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Diabetes prescribing rises by a third over five years

BMJ 2016; 355 doi: https://doi.org/10.1136/bmj.i5484 (Published 10 October 2016) Cite this as: BMJ 2016;355:i5484
  1. Ingrid Torjesen
  1. London

The number of prescriptions for drugs that treat type 2 diabetes that were dispensed by pharmacies in England has risen by one third (33%) in five years, according to research carried out by analytic database provider EXASOL.

The researchers analysed a government dataset which included every prescription handed out by pharmacies since 2010, and found that in 2011 26 million type 2 diabetes drug prescriptions were dispensed, rising to 35 million in 2015.

Prescriptions for drugs to treat type 2 diabetes, 2011

The number of prescriptions has continued to increase. In the first six months of 2016 the number of prescriptions dispensed for type 2 diabetes medications was 8% higher than during the same period in 2015.

When prescribing trends for individual drugs are looked at, the data show that over half of all prescriptions were for metformin, which helps patients with type 2 diabetes respond better to their own insulin, lowering the amount of sugar created by the liver and decreasing the amount of sugar absorbed by the intestines. Around a quarter of prescriptions were for gliclazide, which works by increasing the amount of insulin that the pancreas produces.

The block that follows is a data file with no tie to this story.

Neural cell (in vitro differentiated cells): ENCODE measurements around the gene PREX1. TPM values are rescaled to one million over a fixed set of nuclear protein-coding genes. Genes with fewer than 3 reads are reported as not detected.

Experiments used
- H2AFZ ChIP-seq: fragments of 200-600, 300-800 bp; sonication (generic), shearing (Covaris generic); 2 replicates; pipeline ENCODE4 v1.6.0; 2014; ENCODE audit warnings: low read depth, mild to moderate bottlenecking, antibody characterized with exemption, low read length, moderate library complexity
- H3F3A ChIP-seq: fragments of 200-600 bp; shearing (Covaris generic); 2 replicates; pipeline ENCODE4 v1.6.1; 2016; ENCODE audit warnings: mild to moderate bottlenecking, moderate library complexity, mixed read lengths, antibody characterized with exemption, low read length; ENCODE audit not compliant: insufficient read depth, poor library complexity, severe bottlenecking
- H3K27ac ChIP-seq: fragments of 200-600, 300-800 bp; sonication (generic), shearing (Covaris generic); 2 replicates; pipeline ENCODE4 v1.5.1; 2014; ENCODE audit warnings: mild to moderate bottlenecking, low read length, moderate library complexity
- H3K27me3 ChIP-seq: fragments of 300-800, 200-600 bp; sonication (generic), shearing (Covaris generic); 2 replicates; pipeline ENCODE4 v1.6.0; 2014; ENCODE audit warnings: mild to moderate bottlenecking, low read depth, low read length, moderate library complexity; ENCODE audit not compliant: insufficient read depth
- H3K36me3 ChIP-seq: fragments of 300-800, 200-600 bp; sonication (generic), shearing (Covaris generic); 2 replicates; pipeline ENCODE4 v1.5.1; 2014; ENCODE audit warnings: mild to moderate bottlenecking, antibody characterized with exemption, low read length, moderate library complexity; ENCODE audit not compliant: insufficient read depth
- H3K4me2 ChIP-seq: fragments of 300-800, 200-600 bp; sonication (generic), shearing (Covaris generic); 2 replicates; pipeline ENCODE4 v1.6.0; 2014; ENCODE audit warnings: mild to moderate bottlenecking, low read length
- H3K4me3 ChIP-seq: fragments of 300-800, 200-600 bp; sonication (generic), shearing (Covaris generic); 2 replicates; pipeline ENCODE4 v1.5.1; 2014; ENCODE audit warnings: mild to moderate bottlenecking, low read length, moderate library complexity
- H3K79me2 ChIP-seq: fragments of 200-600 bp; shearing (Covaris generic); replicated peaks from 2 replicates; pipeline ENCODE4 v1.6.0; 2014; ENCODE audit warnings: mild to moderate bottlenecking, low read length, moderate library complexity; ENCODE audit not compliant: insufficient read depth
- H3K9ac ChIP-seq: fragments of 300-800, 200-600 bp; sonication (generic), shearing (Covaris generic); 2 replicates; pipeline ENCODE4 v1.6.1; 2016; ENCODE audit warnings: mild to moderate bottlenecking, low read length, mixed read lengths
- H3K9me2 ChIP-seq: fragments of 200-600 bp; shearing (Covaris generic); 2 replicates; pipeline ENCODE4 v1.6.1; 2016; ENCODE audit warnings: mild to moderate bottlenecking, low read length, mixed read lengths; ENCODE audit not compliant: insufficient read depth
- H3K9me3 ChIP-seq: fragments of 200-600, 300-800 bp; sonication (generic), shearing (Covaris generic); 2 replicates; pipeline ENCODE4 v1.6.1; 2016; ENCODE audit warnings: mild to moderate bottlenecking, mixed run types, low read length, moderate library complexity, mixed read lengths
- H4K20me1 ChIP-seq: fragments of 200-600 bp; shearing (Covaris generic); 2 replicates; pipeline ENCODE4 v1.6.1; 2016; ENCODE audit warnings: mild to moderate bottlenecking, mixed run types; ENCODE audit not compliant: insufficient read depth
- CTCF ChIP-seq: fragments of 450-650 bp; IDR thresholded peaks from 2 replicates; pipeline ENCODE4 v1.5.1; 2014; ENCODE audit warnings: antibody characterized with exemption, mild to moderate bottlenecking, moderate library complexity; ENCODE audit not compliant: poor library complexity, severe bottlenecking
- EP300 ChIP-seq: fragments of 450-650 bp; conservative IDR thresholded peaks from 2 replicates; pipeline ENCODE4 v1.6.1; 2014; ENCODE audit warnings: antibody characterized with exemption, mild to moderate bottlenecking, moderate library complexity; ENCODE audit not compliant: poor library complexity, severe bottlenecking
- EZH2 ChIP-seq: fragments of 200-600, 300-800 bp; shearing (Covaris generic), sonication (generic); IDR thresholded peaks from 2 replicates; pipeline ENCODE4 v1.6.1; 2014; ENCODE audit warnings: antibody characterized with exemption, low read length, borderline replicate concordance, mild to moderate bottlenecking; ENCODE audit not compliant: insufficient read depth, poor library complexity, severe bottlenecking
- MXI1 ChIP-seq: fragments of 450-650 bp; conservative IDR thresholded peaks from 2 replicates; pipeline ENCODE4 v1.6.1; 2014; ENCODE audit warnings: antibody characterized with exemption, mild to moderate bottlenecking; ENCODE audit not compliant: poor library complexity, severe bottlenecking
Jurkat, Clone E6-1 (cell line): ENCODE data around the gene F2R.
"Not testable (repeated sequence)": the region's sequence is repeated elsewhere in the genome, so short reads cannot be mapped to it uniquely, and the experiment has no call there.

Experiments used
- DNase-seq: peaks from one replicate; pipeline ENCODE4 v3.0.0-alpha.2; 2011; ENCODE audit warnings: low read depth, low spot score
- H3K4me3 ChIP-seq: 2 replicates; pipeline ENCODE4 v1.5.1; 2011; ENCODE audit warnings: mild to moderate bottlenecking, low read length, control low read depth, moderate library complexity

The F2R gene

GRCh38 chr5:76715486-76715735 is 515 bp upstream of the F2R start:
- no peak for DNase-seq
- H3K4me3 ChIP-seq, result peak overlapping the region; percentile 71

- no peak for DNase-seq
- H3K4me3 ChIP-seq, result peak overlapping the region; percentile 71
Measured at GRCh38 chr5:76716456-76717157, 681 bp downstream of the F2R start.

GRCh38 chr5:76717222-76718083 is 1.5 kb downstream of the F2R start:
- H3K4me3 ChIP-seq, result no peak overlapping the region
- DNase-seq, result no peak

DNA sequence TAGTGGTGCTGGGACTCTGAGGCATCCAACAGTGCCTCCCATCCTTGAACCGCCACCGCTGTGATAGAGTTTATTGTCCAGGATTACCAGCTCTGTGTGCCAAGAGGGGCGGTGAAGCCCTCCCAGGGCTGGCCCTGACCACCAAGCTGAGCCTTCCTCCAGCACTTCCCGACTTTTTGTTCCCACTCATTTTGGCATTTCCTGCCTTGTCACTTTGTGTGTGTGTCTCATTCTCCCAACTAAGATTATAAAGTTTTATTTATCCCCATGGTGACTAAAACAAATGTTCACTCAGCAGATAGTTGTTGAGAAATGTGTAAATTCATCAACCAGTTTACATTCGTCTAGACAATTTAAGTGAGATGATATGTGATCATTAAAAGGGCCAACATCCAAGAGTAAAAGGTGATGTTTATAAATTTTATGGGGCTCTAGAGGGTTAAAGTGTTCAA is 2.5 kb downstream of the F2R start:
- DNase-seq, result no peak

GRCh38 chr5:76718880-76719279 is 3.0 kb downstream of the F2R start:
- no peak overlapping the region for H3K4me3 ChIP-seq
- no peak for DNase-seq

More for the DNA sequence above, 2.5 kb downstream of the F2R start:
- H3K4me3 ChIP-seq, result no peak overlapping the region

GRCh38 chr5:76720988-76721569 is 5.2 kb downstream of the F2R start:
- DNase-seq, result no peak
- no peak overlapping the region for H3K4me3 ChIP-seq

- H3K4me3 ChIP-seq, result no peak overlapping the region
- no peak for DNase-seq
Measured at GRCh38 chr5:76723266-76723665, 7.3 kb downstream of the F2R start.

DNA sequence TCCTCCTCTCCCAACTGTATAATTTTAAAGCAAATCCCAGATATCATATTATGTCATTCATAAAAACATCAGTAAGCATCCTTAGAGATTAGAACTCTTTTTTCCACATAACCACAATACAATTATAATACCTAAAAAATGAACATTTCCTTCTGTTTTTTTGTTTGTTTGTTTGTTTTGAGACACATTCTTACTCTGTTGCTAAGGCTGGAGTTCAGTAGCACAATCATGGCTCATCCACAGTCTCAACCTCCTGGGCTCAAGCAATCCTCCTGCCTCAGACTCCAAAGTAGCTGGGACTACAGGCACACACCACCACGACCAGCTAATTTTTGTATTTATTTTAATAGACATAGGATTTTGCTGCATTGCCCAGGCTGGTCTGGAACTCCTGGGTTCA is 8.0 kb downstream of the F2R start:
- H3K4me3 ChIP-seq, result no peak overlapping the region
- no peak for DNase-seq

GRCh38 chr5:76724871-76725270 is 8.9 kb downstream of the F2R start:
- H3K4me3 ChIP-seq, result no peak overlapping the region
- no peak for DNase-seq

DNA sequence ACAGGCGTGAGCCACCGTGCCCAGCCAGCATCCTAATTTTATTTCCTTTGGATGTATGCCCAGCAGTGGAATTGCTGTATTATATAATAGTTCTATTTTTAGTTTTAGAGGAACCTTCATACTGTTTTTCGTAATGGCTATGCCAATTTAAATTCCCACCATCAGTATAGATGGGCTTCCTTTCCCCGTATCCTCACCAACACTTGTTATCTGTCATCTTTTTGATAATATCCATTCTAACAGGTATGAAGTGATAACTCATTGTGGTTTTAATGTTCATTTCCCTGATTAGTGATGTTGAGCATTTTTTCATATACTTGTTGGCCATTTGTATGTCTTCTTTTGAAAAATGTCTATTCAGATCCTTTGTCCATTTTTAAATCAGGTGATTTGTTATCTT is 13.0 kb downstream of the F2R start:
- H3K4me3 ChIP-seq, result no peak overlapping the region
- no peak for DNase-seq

The data also show that the use of sitagliptin, a second line drug used when a combination of diet, exercise, and metformin fails, has doubled in the five years to 2015, from around 96 000 prescriptions to over 192 000.

EXASOL has matched the prescribing data with population data to show the variations in prescribing levels of type 2 drugs across England to create a heat map. This shows particularly high prescribing levels around the East Midlands, with hot spots in areas of London, including Tower Hamlets and Harrow. The London borough of Newham has the highest prescribing rate in the country.

Prescriptions for drugs to treat type 2 diabetes, 2015

Sean Jackson, chief marketing officer of EXASOL said, “Type 2 diabetes is an enormous threat and uncovering insights using big data shows the reality of the problem.”

At the beginning of 2016, 3.5 million adults were believed to have been diagnosed with type 2 diabetes in the UK. The researchers said that if current prescribing trends continued, there would be five million people with type 2 diabetes by 2020.

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